Building Legal Solutions
What is mine?
- AuthorBethan Blackburn
There are many scenarios where we are asked the question ‘what is mine?’. For example, developers want to be sure that their proposed development fits within the land they own; and tenants want to know exactly how much of a property they are leasing as this determines what they are responsible for repairing.
So how can the legal boundaries of a property be ascertained? The first place to look is the title deeds. If the land is registered, the Land Registry will have a ‘title plan’ which edges the property in red. Title plans are based on large scale Ordnance Survey maps which can lead to inaccuracies of plotting. As a result, the red edging on a Land Registry title plan is only a general indication of the legal boundary - the exact position of the legal boundary is intentionally left ambiguous unless an application is made to Land Registry to ‘fix’ the legal boundary (see below).
Historic conveyances, the description of the property within the lease (if the property is let) and other documents of title can also be checked; they may provide detailed descriptions and measurements of the property. However, there are sometimes conflicting descriptions of a property within historic documents and/or inaccurate measurements taken from unidentified points. Another problem is the thickness of pens used to mark a property a certain colour on plans. Depending on the scale of the plan, drawing a line around a property with a thick felt tip pen could result in that line being many metres wide, which, following the line around the whole edge of a property could make a substantial difference to its overall acreage, as well as a lack of clarity on the exact location of the boundary itself.
There are a number of established legal assumptions which can assist us in ascertaining the exact position of the legal boundaries of a property where it is not clear from the title deeds. For example, where a property adjoins a road, the owner of the property is deemed to own up to the middle line of the road (subject to the necessary rights and ownership of any highway authority which maintains the road). Where a property is bounded by a natural, non-tidal river or stream, ownership is deemed to extend up to the centre line of the river or stream and if the course of the river gradually changes naturally over time, the legal boundary changes too.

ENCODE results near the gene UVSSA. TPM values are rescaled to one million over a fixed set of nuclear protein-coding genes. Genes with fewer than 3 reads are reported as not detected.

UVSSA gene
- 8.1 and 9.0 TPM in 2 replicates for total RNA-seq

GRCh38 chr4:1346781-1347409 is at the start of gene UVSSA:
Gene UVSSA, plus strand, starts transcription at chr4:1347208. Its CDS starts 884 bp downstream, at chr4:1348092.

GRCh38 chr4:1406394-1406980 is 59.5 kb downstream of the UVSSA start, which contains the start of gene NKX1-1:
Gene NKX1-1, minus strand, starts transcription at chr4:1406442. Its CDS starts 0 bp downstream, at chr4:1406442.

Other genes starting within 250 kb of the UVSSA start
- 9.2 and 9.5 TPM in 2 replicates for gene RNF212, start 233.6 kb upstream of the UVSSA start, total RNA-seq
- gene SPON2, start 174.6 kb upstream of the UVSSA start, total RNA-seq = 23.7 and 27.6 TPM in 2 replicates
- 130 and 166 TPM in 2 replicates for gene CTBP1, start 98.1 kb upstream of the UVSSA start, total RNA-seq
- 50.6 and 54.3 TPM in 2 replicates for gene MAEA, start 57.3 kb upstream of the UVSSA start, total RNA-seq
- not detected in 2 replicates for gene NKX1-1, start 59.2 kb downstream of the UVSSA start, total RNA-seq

In certain circumstances it may be appropriate to make an application to the Land Registry to fix the exact position of the legal boundary, which can be agreed by neighbouring landowners or, if agreement cannot be reached, decided by a tribunal – this is known as boundary determination. Disputes over boundaries are not uncommon, particularly in residential neighbourhoods.
The features which surround a property on the ground such as walls, fences, hedges, rivers (the physical boundaries) do not always follow the legal boundaries of a property which is one of the many reasons why site visits can be so important (see Sophie’s earlier blog), so the physical boundaries on the ground and the legal boundaries can be compared.
If there is a clear discrepancy between the physical boundaries and the legal boundaries of a property, then it may be appropriate to claim adverse possession of the area in question (see Harvey’s earlier blog).
The legal boundary of a property can fall either side of a physical boundary feature or along the middle of the physical boundary feature. It may be that a boundary feature shared with a neighbouring property is a ‘party wall’. Generally speaking, the cost of maintaining and repairing party walls are shared between adjoining owners and each owner must obtain the other’s consent before doing anything with the party wall or anything which may affect the party wall, which is another issue which should be borne in mind.
The above outlines some of the issues we commonly come across when answering the question ‘what is mine?’ and highlights the importance of our standard practice of reviewing both the title documents and the property on the ground in detail, including raising thorough enquiries of the seller/landlord when buying/leasing any property; and also insisting on the production of accurate, properly plotted plans when buying or taking a lease of part of a property.
For advice on property boundaries or any other queries, please contact me on 02476 999398 or another member of the team.
Author: Bethan Blackburn
23 October 2020